In order to do that, you must be bilingual which is another means of reinforcing the Canadian social order. West of Manitoba, vanishingly few Canadians speak French. Upper middle class families send their children to French (and sometimes Mandarin) immersion schools to address this deficit. However, the ongoing testing in fluency required for a Federal Government position that generates a living salary still edges out most Western nominees.

So what is there to do?

Leave.

The world is a big, beautiful place. You belong on the earth, not necessisarily to one political entity on it. You are Canadian and right now, that means you are free to make your own decisions even if one of those decisions is to reject Canada for a little while, or even forever.

I don’t think this is as radical a solution as it might sound. Sure, on the surface it’s a drastic step, but the world is small. Many of us have friends who left Canada to teach in Japan, Korea, Thailand or even China and yo know what? Those people thrive.

Some of us return to Canada, some long to return. I know people who have settled in Europe, the UK, Thailand, Vietnam, Korea, Japan and Mexico. I don’t know anyone who has settled in South America but I think that’s probably only a matter of time and opportunity.

I understand what it means to live in Canada. I know the country is beautiful, the people have a lot to say about the world. Canada has all the creature comforts and modern conveniences you might wish for. But Canada is not the only place on earth and earth is an interesting, beautiful place; exploring it is a worthwhile use of your life.

My point is, you can settle anywhere for any length of time. Yes, you will miss your family and your friends but you will also make new family and new friends and your life will be richer for it. The gate doesn’t close behind you. The moat does not suddenly fill with alligators. It’s easy, sometimes too easy, to return.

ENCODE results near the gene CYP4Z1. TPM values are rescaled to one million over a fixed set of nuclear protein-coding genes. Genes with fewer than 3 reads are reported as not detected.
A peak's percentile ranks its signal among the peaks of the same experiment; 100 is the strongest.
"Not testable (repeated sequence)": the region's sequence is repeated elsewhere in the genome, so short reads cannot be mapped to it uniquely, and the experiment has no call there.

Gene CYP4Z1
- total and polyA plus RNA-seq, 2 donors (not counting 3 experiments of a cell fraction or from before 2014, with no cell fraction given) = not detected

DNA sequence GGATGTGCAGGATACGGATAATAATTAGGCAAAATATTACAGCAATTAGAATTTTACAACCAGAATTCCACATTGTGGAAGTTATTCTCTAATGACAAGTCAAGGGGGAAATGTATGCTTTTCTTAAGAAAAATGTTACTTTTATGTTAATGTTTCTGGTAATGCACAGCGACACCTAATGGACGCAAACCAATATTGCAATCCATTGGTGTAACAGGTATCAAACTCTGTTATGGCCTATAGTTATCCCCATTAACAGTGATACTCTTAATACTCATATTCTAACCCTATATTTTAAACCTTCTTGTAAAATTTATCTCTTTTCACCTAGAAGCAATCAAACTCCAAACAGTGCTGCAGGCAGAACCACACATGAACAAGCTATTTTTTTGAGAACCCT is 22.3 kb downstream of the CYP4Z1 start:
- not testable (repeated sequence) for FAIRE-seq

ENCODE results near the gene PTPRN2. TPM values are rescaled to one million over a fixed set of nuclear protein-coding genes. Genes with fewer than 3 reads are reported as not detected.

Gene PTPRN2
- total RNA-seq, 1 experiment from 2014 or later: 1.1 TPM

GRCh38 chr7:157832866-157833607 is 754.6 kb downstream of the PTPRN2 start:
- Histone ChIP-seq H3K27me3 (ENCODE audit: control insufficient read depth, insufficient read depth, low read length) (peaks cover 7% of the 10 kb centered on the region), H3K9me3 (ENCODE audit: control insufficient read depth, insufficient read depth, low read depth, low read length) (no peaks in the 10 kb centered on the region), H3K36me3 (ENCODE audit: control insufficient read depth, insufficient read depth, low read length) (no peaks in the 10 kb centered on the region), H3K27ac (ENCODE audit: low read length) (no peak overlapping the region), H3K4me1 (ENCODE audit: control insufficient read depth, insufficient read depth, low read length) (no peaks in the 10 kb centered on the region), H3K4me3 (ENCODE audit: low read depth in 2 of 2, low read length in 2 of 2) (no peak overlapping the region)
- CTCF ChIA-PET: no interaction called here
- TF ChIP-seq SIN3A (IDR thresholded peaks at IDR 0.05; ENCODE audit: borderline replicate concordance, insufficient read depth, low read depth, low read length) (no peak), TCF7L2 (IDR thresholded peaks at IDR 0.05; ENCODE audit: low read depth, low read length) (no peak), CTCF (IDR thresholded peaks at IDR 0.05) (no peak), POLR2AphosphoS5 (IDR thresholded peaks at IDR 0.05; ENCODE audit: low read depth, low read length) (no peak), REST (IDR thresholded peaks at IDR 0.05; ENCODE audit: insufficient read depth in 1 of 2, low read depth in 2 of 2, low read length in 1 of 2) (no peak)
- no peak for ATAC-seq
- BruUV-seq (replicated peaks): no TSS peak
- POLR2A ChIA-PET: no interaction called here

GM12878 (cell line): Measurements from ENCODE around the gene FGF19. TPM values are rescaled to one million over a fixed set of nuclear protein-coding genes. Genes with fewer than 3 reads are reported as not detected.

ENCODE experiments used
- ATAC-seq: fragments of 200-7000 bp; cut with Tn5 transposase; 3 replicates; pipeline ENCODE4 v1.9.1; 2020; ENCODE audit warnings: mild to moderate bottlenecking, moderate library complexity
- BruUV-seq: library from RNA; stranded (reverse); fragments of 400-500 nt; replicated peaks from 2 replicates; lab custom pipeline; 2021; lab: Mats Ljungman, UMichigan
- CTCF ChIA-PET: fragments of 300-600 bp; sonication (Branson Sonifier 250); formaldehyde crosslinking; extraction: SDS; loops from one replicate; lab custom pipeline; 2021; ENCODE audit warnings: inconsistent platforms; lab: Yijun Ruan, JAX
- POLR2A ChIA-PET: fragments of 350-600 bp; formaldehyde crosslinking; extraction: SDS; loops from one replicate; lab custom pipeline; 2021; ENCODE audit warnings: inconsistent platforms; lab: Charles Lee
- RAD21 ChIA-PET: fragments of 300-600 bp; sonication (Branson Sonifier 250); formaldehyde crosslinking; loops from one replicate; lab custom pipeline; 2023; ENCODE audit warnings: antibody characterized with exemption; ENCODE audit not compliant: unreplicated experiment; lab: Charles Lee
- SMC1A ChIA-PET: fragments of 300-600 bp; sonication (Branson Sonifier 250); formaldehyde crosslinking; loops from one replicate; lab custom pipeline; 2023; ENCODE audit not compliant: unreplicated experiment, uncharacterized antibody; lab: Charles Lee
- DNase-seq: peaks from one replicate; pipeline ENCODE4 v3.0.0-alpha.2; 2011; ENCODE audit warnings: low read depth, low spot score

Choosing to define yourself by an arbitrary line drawn across a piece of geography is, by definition, setting a limitation for yourself. You’ll never know who you might be until you see yourself in a variety of settings. Roughing it, by Canadian standards, in Mexico, or learning that there are real and concrete differences between American and Canadian customs, learning the history of countries that are thousands of years old rather than countries formed in the last 300 years, these are the experiences that enrich your life and make you a bigger, stronger, better person.

And when you’ve seen a bit of the world, if you want, you can return to Canada, savings in hand, and join one of the classes that owns real estate in that little privileged corner of the world. If that’s still something you still want to do. You might decide you can live more fully in another part of the world. Your psyche might be better suited to a different lifestyle, a different team identity, a different nationality. As it turns out, mine was and it doesn’t make me better or worse, it just makes me more me-ish.

You can shake up the class system in Canada by learning it doesn’t define your future and by having the courage to ask the questions that change the way your country works. You can leave for a year, for a decade, or for the rest of your life. And when you do, you will learn how to make your own way. Maybe you’ll buy a house, maybe you’ll learn to be comfortable with renting, maybe you’ll rethink intergenerational living. There are a thousand different ways to do life on earth. If you want to be in a position to change the Canadian landscape with regard to housing, or anything else go out and learn a few first hand. Canada has a long history of respecting ex-pats and returnees, people will be more likely to listen to you if you can say you have lived an alternative to the Canadian way. Canadians value first-hand experience and they tend to look outside their own borders for proof of success. (Hello, American entertainment industry)

Traveling can enable you to change the class hierarchy in Canada, it can solve some of your immediate problems and take the pressure off Canadian real estate prices bit by bit.

It’s all possible, you just have to observe what people from other countries have learned as it happens all around you, and refuse to be a slave to borders, real or imagined. The path to a solution is rarely a straight line. Maybe you need to make your own way.

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Stephanie Here and Now

American from Canada. Writer Researcher. I'm new around here.